April Vote in Wichita on Reducing Pot Penalties
January 27, 2015

(AP) – Wichita voters will get the opportunity to vote on easing marijuana penalties for first-time offenders.

The Wichita City Council agreed 6-1 to place the measure to amend the city’s ordinance on the April 7 ballot. But it remains unclear what will happen even if the issue passes because state law still makes marijuana possession illegal.

Action came in the wake of a petition for it containing thousands of signatures.

The proposal makes first-offense marijuana possession a criminal infraction with a $50 fine. It would be enforced with a summons or citation rather than an arrest. A conviction could be expunged after 12 months if the offender stays out of legal trouble.

It would apply only to those 21 or older carrying 32 grams or less of marijuana.

Springfield City Hall Settles Lawsuit Over Pot Vote that Didn’t Happen
May 2, 2014

AP) – Springfield will pay $225,000 to settle a lawsuit filed by advocates who wanted to reduce penalties for possession of small amounts of marijuana.

The Springfield News-Leader reports it would release both parties from admitting fault in a controversy that began in 2012.

The advocates gathered enough signatures in 2012 to require a public vote to prohibit jail time for first- or second-time offenders caught with up to 35 grams of marijuana. Offenders would instead be subjected to fines, community service and/or drug education programs.

The city council approved the proposed changes during one meeting, then rescinded the action a few weeks later. That avoided a requirement to call for the public vote.

The city said Thursday it settled to end a costly lawsuit.

Legalize Pot Boosters Now Think Obama is a Bust
April 21, 2012

From Politico:

Back when he was running in 2008, Obama said he supported the “basic concept of using medical marijuana for the same purposes and with the same controls as other drugs” and that he was “not going to be using Justice Department resources to try to circumvent state laws.” He didn’t go farther. But he also didn’t do anything to dissuade speculation among medical marijuana proponents who took this as a sign that the man headed to the Oval Office was on their side.

Four years later, the raids on drug dispensaries have kept up — despite a Justice Department memo formalizing low-enforcement priority instructions from Attorney General Eric Holder, who announced in a March 2009 press conference that the raids would stop on distributors who were in compliance with state and local law. Obama never said anything about supporting legalization or decriminalization, but his medical marijuana statements were enough to get him heralded by some in the larger pro-pot community as the best hope for chipping away at the decades-long drug war.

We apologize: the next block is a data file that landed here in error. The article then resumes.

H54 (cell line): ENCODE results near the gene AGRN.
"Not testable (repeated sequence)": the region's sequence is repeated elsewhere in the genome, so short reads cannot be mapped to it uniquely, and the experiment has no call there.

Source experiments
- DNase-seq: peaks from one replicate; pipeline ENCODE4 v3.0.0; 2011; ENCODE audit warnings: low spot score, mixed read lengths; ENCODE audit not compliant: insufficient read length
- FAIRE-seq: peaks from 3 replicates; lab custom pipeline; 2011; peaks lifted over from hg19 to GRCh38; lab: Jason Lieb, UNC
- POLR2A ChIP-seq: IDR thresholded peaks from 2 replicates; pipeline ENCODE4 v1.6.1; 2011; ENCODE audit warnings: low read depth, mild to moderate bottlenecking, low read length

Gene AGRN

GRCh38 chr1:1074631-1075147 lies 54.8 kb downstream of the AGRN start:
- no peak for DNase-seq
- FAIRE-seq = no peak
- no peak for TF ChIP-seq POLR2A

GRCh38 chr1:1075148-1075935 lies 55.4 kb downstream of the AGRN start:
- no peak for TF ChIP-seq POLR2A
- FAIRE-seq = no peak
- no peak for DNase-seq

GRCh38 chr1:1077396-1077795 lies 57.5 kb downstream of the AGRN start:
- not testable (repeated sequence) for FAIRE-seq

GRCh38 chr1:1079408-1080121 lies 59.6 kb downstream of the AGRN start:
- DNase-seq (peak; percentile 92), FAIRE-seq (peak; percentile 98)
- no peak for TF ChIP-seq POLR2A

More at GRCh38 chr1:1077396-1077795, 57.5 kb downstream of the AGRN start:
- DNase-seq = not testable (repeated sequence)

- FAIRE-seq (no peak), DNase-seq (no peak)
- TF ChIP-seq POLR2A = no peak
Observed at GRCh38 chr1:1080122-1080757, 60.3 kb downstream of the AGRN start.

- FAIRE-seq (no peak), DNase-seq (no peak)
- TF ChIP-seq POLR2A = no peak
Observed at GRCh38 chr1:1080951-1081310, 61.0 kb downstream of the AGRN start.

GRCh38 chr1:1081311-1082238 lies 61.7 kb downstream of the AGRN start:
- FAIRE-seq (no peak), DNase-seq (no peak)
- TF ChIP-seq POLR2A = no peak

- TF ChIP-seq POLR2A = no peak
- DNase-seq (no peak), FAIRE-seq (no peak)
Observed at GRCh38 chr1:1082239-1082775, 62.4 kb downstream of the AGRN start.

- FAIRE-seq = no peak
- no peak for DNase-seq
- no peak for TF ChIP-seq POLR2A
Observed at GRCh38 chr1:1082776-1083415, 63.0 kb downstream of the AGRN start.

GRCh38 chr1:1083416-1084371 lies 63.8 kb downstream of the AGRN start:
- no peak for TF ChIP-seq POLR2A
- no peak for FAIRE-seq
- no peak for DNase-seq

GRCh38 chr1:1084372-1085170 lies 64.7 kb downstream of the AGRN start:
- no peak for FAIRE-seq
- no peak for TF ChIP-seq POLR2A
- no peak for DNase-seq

But the hopes that Obama would be a kinder, gentler, more tolerant drug warrior have gone up in smoke.

“I’m very disappointed,” Rep. Barney Frank (D-Mass.), a longtime supporter of marijuana legalization and medical marijuana, told POLITICO. “They look more like the Bush administration than the Clinton administration.”

(Also on POLITICO: 4/20: Nine pols who talked pot.)

The dejected medical marijuana supporters are hardly alone. For many in 2008, candidate Obama was like a political Rorschach test: They projected strong progressive positions about everything from legalizing gay marriage to ending all military involvement onto a candidate who never said he agreed with them — but also never explicitly said he didn’t.

Now they’re looking at four years into the Obama administration and wondering where they went wrong.

“I believed in him,” Montana-based activist and medical cannabis user Sarah Combs said about the president. “I don’t believe a word he says now.”

Combs, a native South Carolinian who uses medical marijuana to treat her epilepsy, packed up her life and moved to Montana, where medical marijuana has been legal since 2004.

According to Combs, a sizable Montana community of patients and growers felt empowered by the DOJ memo and the administration’s supportive statements to open up shop, register patients and begin paying taxes on what they thought was now a legitimate business. Then in 2011, federal forces from several agencies raided 26 dispensaries across 13 Montana cities. Other dispensaries have been raided in states like California, Washington, Michigan, and Colorado.

All told, the federal government has raided more than 100 dispensaries — with the most recent busts of a San Francisco Bay area marijuana training center. Obama has vowed more money to hunt down Latin American drug traffickers, promising an extra $200 million in a 2011 press conference with El Salvador President Mauricio Funes. He’s kept in place Bush administration anti-medical marijuana administrators in key administration positions.

More: Politico.com

Bill McClellan’s P-D Column on Going Out With ‘Legalization’ Canvassers
January 29, 2012

From the Post-Disptach columnist Bill McClellan: